I’m starting with a spoiler and I’m not even sorry. There’s a scene near the end of #Blessed where Dick, the show’s ostensible villain, is taken down by a cop with a Taser gun. It’s a literally shocking depiction of excessive force that, absent some broader context, simply invites audiences to laugh at a law enforcement officer abusing a character we’ve been conditioned over time to dislike. It is at once the show’s most cringeworthy moment, and its most interesting. That the gag's dangling cultural reference gets laughs is more thought provoking than anything that happens onstage.
Conceptually, Threepenny Theatre Company gets a lot right with its current interpretation of Moliere’s Tartuffe. They don’t hide behind the play's famous name and reputation, but take ownership of and responsibility for a well known satirical farce that's been slightly reconfigured by augmenting Moliere's classic swipe at religious hypocrisy and middle class values with convoluted political messaging and apologia. The show's creators, Matt Crewse and Christopher Tracy christened their work #Blessed, which is kind of elegant. They describe it as a “transdaptation,” which is awkward, accurate, and perfect for a performance that has no idea where it's going or what it wants to be. Except for where it clearly wants to be Mama’s Family.
As mentioned above, #Blessed turns Tartuffe, the play’s original namesake character, into a running Dick joke, with lines of dialogue that sound like episode titles from Third Rock From the Sun. The original Tartuffe is a classic wolf in sheep’s clothing, feigning extreme piousness to form parasitic relationships with the needy and the devout. He injects his own greedy agenda into his intended victims’ personal belief systems, like a virus, as he trolls for money and sex. Dick, as played by the often superb John Dylan Atkins, is a loud, ranting Jesus- jerk whose extreme, and extremely repulsive behavior calls to mind the rambunctious physical comedy of the late Chris Farley, but without the subtlety. Credibility is strained from the top because it’s impossible to understand how anybody not dangerously ignorant in their own right, might be taken in by a boogery clown of such outsized proportions. Atkins is a courageous actor who gives every role everything he’s got. It's usually a good thing but this time around it’s just exhausting.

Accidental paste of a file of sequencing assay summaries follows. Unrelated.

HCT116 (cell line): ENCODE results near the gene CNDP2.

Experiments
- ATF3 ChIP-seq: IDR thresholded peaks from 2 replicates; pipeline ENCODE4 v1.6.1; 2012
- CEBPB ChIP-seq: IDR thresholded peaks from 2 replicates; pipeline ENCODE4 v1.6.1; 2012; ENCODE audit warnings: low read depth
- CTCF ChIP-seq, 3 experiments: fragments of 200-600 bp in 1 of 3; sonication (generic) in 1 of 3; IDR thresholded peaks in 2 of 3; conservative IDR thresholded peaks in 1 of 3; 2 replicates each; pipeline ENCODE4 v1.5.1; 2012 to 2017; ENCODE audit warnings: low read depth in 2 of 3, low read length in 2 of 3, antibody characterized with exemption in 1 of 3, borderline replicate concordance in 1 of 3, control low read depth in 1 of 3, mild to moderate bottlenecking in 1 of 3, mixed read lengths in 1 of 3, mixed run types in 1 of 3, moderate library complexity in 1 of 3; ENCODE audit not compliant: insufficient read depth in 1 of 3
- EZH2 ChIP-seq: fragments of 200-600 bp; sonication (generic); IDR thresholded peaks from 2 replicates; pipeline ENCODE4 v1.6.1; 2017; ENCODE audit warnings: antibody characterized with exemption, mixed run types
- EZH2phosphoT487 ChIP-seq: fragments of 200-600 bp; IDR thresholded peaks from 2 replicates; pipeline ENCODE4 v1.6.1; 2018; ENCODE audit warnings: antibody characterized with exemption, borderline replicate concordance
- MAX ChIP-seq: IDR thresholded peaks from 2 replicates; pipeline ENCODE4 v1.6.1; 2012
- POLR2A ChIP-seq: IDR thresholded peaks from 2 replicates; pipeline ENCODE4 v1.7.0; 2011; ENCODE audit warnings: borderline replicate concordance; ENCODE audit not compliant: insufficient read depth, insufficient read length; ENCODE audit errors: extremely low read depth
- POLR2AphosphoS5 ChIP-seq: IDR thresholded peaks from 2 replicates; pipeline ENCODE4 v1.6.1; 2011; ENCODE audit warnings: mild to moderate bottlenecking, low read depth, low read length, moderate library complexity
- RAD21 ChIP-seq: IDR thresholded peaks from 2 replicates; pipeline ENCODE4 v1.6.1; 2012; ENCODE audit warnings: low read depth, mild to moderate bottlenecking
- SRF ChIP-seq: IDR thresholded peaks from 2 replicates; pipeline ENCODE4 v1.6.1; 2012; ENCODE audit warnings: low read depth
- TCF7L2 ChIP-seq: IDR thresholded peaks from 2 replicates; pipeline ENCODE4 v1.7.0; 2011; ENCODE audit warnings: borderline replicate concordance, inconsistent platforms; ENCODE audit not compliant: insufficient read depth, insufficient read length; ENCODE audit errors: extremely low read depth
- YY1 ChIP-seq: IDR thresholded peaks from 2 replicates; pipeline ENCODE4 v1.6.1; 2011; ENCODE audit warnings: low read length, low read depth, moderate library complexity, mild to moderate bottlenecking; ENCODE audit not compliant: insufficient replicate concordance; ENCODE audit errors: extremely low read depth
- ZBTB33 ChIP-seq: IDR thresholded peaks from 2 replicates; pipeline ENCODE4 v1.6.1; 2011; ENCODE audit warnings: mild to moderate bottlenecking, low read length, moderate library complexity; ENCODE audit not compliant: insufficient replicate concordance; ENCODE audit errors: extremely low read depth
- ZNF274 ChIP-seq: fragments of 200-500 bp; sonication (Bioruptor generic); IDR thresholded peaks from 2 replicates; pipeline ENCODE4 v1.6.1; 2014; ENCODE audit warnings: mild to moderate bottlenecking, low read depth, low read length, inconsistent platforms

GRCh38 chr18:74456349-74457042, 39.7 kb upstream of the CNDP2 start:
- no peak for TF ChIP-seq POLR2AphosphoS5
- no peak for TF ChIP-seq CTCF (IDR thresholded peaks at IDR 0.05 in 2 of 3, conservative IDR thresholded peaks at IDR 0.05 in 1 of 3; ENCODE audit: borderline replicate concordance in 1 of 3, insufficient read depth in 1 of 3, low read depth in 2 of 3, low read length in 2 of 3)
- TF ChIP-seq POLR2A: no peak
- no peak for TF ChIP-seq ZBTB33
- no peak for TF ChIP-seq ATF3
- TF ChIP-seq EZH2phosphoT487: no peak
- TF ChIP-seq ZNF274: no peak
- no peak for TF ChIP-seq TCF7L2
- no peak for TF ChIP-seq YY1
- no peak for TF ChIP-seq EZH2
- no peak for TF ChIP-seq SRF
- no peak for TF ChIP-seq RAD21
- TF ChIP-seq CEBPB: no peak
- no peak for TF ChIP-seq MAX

Atkins’ unrealistic, over-the-top approach is reflected by the entire company of actors who achieve the scale, but not the specificity that makes for effective commedia-inspired clowning.
For all of its bluster, #Blessed wants to be too many things too timidly. It wants to make ham-fisted comments about about religion and politics in America today. But it also wants to apologize for these same things by way of a character who, having no other part in the action, drops in from time to time to defend communities of faith with sensible monologues that sound suspiciously like ads for Midtown’s progressive First Congregational Church. It’s an extreme violation of the show-don’t-tell principle of good theatrical storytelling even if Jerry Kimble is the most believable person on stage.
In Memphis, a city with its share of mega-churches, and mega-problems it’s easy to see why this 350-year-old play gets a full-on place-specific remake every ten years or so. And in an age of purity balls and overt anti-feminism, even arranged marriages, the source material’s most archaic plot device, don’t seem that far fetched. There is no reason in the world why a bright young company like TPC shouldn’t be able to transform Tartuffe into something edgy and up to date. But even with so many of the right ingredients in place, and chunks of the original script left more or less in tact, #Blessed is seldom more than a manic, muddled two-act SNL skit, that overflows with good intentions and sketchy judgment.
Even if its latest effort was less than successful artistically (don’t get me started on how much better it is to have no set than a clunky one) it’s good to see that TPC isn’t just a one trick pony producing a safe slate of Shakespeare’s greatest hits. I should probably mention that, criticisms aside, the show received a standing ovation on opening night, from a healthy, refreshingly young audience that seemed to genuinely appreciate the messy effort.